Nissan’s move follows that of Mitsubishi Motor Corporation, which introduced its i-MiEV electric vehicle after completing fleet testing in Thailand under an agreement it struck with the government late last year.
Nissan did not specify what tax incentives it needed for the imports of the Nissan Leaf but cited examples of some Thailand’s neighbours.
Malaysia waived both import duty and excise tax to facilitate EV imports. Indonesia exempts import duty but a 40% excise tax remains in place.
“We have asked the Industry Ministry and the Board of Investment to make the incentives for EVs better or at least the same as those of other countries to make Thailand the hub for automotive innovation,” said NMT president Toru Hasegawa.
Currently, imported vehicles in Thailand are subjected to 80% import duty as well as excise tax, which varies based on engine sizes and fuel types. The EV is subject to 10% excise tax, the same as hybrid cars.
Incentives for EVs in Japan, the US and some countries in Europe vary, mostly in the form of tax credits and reductions in vehicle registration fees.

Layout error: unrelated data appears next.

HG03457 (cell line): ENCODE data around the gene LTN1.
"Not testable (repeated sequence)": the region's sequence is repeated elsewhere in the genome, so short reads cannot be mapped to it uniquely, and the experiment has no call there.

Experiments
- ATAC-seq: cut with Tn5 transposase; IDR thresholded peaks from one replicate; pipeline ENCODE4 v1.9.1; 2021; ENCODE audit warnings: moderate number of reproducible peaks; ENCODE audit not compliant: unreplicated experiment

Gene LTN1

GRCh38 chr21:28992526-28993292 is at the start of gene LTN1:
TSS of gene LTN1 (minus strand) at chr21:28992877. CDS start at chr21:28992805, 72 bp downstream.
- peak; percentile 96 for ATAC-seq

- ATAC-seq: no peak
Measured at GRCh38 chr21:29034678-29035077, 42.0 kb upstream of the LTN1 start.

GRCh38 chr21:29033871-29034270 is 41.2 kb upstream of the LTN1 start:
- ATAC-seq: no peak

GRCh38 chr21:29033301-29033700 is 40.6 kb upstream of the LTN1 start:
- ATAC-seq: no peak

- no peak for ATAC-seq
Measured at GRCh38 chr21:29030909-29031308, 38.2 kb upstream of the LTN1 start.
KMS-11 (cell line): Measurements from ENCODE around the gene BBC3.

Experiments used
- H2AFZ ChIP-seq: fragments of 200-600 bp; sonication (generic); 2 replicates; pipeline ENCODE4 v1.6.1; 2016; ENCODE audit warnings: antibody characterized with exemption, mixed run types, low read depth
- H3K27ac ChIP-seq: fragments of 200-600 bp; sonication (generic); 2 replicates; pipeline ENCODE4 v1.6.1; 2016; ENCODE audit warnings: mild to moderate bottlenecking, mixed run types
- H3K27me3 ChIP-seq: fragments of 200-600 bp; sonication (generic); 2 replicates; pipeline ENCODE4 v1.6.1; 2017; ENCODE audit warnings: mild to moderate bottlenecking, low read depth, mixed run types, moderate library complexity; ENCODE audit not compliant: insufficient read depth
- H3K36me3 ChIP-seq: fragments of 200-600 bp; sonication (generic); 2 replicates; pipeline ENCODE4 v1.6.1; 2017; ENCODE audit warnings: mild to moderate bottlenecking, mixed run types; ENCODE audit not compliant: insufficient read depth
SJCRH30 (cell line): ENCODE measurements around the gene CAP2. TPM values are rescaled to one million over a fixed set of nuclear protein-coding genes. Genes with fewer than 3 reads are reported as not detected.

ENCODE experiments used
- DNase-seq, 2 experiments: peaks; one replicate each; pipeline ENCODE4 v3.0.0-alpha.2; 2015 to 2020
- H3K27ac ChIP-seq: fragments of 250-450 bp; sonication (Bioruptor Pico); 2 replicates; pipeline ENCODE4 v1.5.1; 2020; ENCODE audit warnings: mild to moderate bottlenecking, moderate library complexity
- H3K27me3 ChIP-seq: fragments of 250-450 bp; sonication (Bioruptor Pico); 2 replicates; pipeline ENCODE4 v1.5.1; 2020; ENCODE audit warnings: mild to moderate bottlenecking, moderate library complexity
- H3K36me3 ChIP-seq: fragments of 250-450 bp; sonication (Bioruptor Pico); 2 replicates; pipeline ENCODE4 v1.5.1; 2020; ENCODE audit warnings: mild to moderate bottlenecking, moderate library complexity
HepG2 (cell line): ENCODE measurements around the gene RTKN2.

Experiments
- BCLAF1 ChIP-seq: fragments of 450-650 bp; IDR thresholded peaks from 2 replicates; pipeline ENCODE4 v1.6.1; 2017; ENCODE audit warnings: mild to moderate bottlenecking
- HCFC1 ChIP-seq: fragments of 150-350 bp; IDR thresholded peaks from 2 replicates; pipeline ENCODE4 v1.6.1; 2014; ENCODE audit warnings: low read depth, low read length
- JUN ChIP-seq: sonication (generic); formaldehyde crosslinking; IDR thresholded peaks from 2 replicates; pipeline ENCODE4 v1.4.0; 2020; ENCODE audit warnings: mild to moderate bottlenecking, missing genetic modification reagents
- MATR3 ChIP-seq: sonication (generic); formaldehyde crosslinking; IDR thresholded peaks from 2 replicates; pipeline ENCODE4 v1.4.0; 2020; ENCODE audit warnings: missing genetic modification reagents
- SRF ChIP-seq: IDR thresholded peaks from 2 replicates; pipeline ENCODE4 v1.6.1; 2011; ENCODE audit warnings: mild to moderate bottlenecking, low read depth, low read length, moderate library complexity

Prices for the Leaf after government incentives are 2.98 million yen (1.12 million baht) in Japan, $25,280 (770,000 baht) in the US and 25,990 (1.27 million baht) in England.
The tailpipe-free Leaf, which boasts zero emissions including carbon dioxide, was first launched last December in Japan, the US and some European countries.Global bookings have reached 27,000 units.
It is powered by a lithium-ion battery and an electric motor, a combination that delivers a performance on par with luxury cars at every speed level, according to NMT.
The Leaf can run 200 kilometres on each full eight-hour charge and 160 kilometres on a quick charge of 30 minutes.
Nissan Motor Thailand (NMT) is keen to offer its electric vehicle (EV) in the mass market in Thailand if the government grants it some tax incentives.
For the vehicle to take off, infrastructure including charging stations is also needed and government support in this area is essential, the company says.
NMT will exhibit the Leaf and advanced technology for sustainable mobility in the automotive industry at the upcoming Bangkok International Motor Show.
“The exhibition of the Leaf is not a showcase of the usual concept car because the Leaf is a true EV manufactured and sold in the mass market,” said Mr Hasegawa.
Nissan was the first carmaker in Thailand to manufacture an eco-car, the March, taking advantage of government incentives to support green vehicle production. (Bangkok Post)